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Br J Nutr. 2002 Sep;88(3):315-24.

Health and nutrition education in primary schools of Crete: changes in chronic disease risk factors following a 6-year intervention programme.

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  • 1Preventive Medicine and Nutrition Clinic, School of Medicine, University of Crete, PO Box 1393, Crete, Greece.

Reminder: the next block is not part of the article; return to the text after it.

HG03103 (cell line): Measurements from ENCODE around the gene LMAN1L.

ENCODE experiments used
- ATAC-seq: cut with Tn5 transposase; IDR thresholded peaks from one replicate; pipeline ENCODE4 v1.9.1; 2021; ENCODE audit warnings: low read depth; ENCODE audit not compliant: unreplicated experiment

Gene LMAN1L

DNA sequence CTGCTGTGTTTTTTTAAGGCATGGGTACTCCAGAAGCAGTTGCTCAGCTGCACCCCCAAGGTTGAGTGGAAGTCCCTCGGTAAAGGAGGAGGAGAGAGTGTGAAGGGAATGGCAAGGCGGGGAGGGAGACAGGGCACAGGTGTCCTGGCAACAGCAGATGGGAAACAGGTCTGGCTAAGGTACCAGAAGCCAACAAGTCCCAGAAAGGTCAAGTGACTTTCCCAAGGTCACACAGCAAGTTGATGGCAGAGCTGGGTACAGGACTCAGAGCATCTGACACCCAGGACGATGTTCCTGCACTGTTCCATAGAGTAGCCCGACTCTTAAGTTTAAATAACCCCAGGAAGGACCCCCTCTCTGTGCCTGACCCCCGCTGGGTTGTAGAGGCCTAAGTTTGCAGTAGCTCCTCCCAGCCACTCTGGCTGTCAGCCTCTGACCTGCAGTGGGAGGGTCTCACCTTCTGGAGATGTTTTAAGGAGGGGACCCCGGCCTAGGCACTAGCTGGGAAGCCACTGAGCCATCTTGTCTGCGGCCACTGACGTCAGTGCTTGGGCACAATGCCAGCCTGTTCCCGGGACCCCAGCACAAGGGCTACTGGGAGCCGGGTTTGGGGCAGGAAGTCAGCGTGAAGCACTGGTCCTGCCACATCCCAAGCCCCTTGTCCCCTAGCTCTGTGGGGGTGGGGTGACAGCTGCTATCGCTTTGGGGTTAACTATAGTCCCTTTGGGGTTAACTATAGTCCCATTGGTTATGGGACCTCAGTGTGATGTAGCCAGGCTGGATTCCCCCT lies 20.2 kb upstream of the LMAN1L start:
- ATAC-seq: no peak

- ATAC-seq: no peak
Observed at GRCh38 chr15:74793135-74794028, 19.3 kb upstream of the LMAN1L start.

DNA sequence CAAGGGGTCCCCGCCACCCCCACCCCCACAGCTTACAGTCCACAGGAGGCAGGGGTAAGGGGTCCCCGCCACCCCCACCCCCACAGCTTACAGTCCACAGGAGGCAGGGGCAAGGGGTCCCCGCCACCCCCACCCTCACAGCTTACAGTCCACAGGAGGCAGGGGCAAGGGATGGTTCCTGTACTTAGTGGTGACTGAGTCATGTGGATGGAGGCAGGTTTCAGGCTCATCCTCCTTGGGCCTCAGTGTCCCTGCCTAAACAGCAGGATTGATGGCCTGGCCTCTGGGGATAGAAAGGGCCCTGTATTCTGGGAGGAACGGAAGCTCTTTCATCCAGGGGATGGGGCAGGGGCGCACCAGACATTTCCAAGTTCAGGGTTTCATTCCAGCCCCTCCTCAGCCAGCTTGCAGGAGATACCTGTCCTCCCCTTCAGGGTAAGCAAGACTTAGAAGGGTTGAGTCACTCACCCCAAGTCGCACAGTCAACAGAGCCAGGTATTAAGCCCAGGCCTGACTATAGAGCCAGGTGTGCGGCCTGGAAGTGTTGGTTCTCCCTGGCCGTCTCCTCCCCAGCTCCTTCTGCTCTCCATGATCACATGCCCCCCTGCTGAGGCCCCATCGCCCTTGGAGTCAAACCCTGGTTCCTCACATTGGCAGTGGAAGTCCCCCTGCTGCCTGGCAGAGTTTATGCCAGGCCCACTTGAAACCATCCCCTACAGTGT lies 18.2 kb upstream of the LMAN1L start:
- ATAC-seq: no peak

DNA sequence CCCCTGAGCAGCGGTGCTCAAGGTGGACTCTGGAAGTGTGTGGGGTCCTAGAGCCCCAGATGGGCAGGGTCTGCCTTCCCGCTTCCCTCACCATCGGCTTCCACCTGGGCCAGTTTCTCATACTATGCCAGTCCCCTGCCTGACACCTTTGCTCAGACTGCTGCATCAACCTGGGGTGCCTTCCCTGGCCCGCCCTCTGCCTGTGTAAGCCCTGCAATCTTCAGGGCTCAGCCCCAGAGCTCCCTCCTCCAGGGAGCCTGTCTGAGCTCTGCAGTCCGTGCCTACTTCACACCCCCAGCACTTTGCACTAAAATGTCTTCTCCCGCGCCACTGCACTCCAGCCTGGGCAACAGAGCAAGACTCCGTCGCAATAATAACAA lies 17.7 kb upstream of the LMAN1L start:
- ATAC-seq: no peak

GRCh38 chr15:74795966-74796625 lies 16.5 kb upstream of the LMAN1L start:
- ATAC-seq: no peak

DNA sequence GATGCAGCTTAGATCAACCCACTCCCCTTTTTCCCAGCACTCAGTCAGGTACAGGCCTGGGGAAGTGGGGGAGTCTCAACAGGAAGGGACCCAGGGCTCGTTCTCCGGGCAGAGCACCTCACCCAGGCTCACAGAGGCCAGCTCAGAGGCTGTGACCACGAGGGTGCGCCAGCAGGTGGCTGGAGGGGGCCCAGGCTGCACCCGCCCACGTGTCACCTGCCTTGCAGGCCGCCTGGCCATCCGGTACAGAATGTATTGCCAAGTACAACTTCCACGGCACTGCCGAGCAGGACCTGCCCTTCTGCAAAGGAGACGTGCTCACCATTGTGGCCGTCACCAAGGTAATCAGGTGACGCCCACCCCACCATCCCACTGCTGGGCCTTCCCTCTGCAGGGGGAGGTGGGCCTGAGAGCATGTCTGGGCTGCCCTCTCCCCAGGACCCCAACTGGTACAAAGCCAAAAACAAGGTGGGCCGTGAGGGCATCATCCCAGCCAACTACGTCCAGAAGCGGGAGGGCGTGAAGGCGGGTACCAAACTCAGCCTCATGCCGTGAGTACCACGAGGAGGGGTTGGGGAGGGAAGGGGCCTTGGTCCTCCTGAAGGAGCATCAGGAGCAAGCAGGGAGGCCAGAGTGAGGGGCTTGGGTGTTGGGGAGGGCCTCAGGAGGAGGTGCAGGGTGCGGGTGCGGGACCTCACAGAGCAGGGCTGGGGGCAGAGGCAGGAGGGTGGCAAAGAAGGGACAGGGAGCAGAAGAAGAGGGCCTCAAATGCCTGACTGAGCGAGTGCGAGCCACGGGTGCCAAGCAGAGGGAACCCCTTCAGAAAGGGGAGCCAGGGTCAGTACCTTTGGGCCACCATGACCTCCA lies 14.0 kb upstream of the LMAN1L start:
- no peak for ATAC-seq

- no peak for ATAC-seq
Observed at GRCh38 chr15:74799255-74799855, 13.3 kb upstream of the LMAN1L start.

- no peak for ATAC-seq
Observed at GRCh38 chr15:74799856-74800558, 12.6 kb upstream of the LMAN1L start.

The effectiveness of a health and nutrition education programme, in changing certain chronic disease risk factors, was assessed after the 6 years intervention period was completed. The school-based intervention programme was applied to all children registered in the first grade (age 5.5-6.5 years) in 1992 in two counties of Crete, while the children from a third county served as a control group. In order to assess the effectiveness of the intervention, a variety of biological and behavioural parameters were measured before and following completion of the intervention in a randomly selected school-based sample of 602 intervention group (IG) and 444 control group (CG) pupils. At the end of the 6-year period, it was found that biochemical indices generally improved significantly more in the IG compared with the CG (mean change for IG v. CG was -0.27 v. -0.12 mmol/l for total cholesterol (TC); -0.07 v. +0.24 for TC:HDL and -0.13 v. +0.14 for LDL:HDL). Similarly, the changes observed in the anthropometric variables in the two groups were in favour of the IG (+3.68 v. +4.28 kg/m2 for BMI; +2.97 v. +4.47 mm for biceps skinfold). Total energy intake and consumption of total fat and saturated fat increased significantly less in the IG compared with the CG (+747.7 v. 1534.7 kJ (+178.7 v. +366.8 kcal); +5.9 v. +18.8 g and +0.8 v. +5.1 g respectively), while time devoted to leisure time physical activity and cardiovascular run test performance increased significantly more in the IG (+281 v. +174 min/week and +2.5 v. +1.2 stages respectively). The findings of the present study underline the importance of such programmes in health promotion and disease prevention. Although the long-term effects of these programmes can only be assessed by tracking this population through to adolescence and adulthood, these programmes seem to have the potential to lead to a healthier lifestyle and thus a reduction in risk factor levels.

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